One other thing that bothers me about this implementation is that the consumer does not have to do anything to complete the vending machine transaction. The consumer just must be standing within a certain distance of the machine for the transaction to be completed. This creates a different kind of security issue. Imagine our good old friends Bob and Eve. Let’s say that Eve would like to make a purchase from a vending machine or pay for her daily commute, but she doesn’t have any money on her cell phone. And then let’s say that Bob is standing fairly close to Eve, who she knows happens to have a wallet phone in his possession. All Eve has to do is go through the motions of making the purchase, and then at payment time, nudge Bob in the right direction to get his cell phone to complete the transaction for her. One could compare this action to a temporary purse snatch. However, there is a fundamental difference between this and stealing someone’s wallet or purse. To get to someone’s money, a thief has to actually open and get inside the purse, bag, wallet, or whatever the victim is using. There is that extra step of effort beyond just pushing someone in the direction of the machine. And from personal experience, I can safely say that nudging someone in the midst of heavy Japan metropolis traffic would be not such a hard feat at all. The other person may not even realize their cell phone was used if the noise and bustle were great enough.

Technology was created in order for our lives to be more convenient, but we still have to be careful about how ‘convenient’ we allow technology to be. In the last example, which showed that people could steal another’s money just by nudging them, technology seems to err on the side of too convenient. If that extra purchase confirmation screen was added to the transaction, it would make it harder for other people to take the user’s money, whether it is on purpose or on accident. While it may be impossible to slow down technology being more heavily incorporated in our lives, it is possible to use that technology in a way that does not cause unexpected problems to arise. It just takes some forethought.

Wallet phones are inevitable. With the widespread use of cell phones and the public desire for speed and convenience, it was only a matter of time before someone thought to merge one’s wallet and mobile phone together. And this isn’t necessarily a bad thing. It is convenient; it is faster, and it might also be something the general populace wants. However, several security issues need to be addressed to make sure these wallet phones don’t cause problems for society as a whole. The mental model of a cell phone as just a communication device (whether it is actual calling, text, or e-mail) needs to be modified accordingly as more features are added. I’m sure the introduction of wallet phones to America is only a matter of time. I just hope that they meet the security needs of the people who use them.

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    Comment by Sven Türpe

    November 20, 2008 @ 6:11 am

    As you are doing this in public I suppose an outside comment is in order. While your review is good by all textbook standards I see two points that may deserve being reconsidered. Considering the purpose of this blog, I’m going to ask a lot of questions without answering them. I do not request that you answer any or all of them here.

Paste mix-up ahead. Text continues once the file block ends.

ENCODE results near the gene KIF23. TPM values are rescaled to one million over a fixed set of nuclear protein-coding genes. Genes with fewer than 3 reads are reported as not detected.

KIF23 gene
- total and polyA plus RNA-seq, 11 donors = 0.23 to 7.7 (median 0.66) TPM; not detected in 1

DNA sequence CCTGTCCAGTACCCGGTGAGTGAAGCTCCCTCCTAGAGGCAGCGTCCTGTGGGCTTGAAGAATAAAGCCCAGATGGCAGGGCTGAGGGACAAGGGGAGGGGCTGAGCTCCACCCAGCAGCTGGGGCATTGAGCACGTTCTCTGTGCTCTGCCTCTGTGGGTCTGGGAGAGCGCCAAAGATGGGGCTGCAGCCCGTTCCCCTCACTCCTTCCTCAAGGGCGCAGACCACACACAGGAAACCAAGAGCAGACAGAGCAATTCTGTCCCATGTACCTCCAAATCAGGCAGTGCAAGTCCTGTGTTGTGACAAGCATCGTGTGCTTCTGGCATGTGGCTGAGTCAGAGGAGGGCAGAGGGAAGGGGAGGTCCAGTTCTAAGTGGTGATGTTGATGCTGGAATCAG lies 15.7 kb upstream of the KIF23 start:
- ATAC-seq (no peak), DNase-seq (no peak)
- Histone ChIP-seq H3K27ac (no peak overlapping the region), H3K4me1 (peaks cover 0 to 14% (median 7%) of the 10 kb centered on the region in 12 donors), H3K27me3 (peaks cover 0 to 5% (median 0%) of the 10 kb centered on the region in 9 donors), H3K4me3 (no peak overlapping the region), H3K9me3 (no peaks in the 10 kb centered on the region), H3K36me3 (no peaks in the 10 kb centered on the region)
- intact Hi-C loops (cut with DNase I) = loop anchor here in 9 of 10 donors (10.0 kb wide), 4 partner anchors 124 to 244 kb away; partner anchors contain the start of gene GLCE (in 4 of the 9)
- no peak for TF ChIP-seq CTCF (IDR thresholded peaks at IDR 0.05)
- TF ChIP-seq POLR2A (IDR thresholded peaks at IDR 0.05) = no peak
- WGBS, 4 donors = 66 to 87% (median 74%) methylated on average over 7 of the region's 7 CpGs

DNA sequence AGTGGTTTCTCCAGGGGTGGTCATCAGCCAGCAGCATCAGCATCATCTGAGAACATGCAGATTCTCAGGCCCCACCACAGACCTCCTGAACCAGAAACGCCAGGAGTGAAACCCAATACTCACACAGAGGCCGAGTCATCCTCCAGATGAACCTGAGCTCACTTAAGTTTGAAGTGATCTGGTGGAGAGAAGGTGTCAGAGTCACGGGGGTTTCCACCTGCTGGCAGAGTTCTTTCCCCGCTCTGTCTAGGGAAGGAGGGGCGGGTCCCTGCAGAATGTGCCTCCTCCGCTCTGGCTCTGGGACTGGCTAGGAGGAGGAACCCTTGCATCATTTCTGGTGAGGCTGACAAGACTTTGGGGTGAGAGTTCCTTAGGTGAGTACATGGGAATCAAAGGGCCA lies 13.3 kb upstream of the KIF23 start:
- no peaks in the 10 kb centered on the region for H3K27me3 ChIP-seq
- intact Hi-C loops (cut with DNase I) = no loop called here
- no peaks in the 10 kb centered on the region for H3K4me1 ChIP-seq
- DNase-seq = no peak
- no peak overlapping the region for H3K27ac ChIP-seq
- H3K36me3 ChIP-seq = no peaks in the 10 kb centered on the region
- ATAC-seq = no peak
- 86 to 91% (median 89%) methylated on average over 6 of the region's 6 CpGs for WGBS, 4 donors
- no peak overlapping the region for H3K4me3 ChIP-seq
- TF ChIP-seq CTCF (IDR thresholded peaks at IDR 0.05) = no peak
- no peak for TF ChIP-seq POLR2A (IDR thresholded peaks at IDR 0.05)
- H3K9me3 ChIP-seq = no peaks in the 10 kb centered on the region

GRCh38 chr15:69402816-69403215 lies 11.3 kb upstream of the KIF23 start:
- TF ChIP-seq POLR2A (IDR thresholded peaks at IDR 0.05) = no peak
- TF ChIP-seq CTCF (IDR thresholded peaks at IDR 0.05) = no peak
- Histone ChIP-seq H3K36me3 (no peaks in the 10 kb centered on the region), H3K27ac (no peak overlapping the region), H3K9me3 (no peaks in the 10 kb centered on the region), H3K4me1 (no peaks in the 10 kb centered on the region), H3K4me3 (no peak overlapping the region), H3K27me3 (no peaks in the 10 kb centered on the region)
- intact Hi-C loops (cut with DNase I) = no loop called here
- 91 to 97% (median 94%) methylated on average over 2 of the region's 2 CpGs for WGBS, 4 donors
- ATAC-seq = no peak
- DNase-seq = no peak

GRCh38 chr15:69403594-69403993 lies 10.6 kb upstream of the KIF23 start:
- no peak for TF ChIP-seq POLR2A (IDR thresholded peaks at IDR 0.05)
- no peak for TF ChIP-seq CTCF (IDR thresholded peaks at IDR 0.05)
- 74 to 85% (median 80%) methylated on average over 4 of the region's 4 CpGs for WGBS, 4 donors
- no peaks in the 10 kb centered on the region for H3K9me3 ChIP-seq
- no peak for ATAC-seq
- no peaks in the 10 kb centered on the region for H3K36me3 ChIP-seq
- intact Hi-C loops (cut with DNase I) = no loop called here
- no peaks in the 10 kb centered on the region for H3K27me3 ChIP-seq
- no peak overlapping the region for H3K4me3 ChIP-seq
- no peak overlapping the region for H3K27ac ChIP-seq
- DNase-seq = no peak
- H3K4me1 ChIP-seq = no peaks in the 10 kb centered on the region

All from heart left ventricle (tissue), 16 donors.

Before you read on, please take the time to have a glance over two lists, the 1995 W3C roadmap of electronic payment schemes and another list of payment mechanisms designed for the Internet, collected between 1994 and 2001. Ask yourself a) how many of these systems had been designed primarily as security systems; b) how many of those are still around; and c) what the security properties of the credit card system—the entire system, not just one card—are and what the success of this design may tell us about requirements.

    Done? Great. Here are the issues that I have with your analysis. The first one is with this claim: “The first and most important security goal is ensuring the security of the transaction.” If just one transaction failed in one of the possible ways that you describe, what would it mean to the stakeholders and to the system as a whole? If we consider multiple/all transactions, what would be the result of multiple attacks for the stakeholders, for the system, and for the adversary? Can you describe conditions where the system is neither perfectly secure (i.e. nothing undesired can happen) nor entirely insecure (i.e. free Coke for everybody)? Can you describe, in abstract terms, an attack that may be possible to carry out in theory and practic, yet economically infeasible?

    Returning to the credit card, which so far survived all “secure” payment systems, how are transactions secured there? Can we use some of the concepts in a cellphone payment system as well? Which ones and how?

    The second issue that I have is with your idea that the technology may err “on the side of too convenient.” We must be careful here: making something less convenient does not necessarily make it more secure; humans tend to circumvent obstacles if they can; competing technologies are available that are easy to use, such as cash money or, again, credit cards; and we will likely fail if we attempt to impose arbitrary rules upon the user. So if you consider any improvements to the technology, please ask yourself what their impact on the user will be—and what is going to happen if the user fails to complay with your assumptions.